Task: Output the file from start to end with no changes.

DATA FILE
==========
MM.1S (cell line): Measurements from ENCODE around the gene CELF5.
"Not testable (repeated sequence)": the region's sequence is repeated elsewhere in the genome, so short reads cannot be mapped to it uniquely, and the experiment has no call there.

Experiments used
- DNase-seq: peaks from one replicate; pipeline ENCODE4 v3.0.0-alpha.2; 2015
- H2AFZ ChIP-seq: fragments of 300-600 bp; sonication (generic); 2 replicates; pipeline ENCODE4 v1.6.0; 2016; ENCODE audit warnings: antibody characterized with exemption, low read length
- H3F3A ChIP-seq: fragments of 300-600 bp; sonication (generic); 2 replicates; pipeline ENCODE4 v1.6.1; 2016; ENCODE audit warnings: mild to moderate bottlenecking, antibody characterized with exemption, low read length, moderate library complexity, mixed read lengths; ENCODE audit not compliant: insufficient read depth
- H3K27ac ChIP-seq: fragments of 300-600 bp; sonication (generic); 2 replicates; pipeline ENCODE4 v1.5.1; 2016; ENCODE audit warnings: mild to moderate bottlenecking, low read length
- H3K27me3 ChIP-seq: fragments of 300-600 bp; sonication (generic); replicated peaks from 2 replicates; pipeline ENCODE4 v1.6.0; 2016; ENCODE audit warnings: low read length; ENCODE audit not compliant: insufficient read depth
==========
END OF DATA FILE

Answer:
MM.1S (cell line): Measurements from ENCODE around the gene CELF5.
"Not testable (repeated sequence)": the region's sequence is repeated elsewhere in the genome, so short reads cannot be mapped to it uniquely, and the experiment has no call there.

Experiments used
- DNase-seq: peaks from one replicate; pipeline ENCODE4 v3.0.0-alpha.2; 2015
- H2AFZ ChIP-seq: fragments of 300-600 bp; sonication (generic); 2 replicates; pipeline ENCODE4 v1.6.0; 2016; ENCODE audit warnings: antibody characterized with exemption, low read length
- H3F3A ChIP-seq: fragments of 300-600 bp; sonication (generic); 2 replicates; pipeline ENCODE4 v1.6.1; 2016; ENCODE audit warnings: mild to moderate bottlenecking, antibody characterized with exemption, low read length, moderate library complexity, mixed read lengths; ENCODE audit not compliant: insufficient read depth
- H3K27ac ChIP-seq: fragments of 300-600 bp; sonication (generic); 2 replicates; pipeline ENCODE4 v1.5.1; 2016; ENCODE audit warnings: mild to moderate bottlenecking, low read length
- H3K27me3 ChIP-seq: fragments of 300-600 bp; sonication (generic); replicated peaks from 2 replicates; pipeline ENCODE4 v1.6.0; 2016; ENCODE audit warnings: low read length; ENCODE audit not compliant: insufficient read depth